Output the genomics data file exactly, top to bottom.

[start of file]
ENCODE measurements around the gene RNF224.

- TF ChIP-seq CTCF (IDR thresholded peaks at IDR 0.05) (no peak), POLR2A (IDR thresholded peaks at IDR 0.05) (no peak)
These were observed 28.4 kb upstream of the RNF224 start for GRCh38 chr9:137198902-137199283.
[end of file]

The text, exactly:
ENCODE measurements around the gene RNF224.

- TF ChIP-seq CTCF (IDR thresholded peaks at IDR 0.05) (no peak), POLR2A (IDR thresholded peaks at IDR 0.05) (no peak)
These were observed 28.4 kb upstream of the RNF224 start for GRCh38 chr9:137198902-137199283.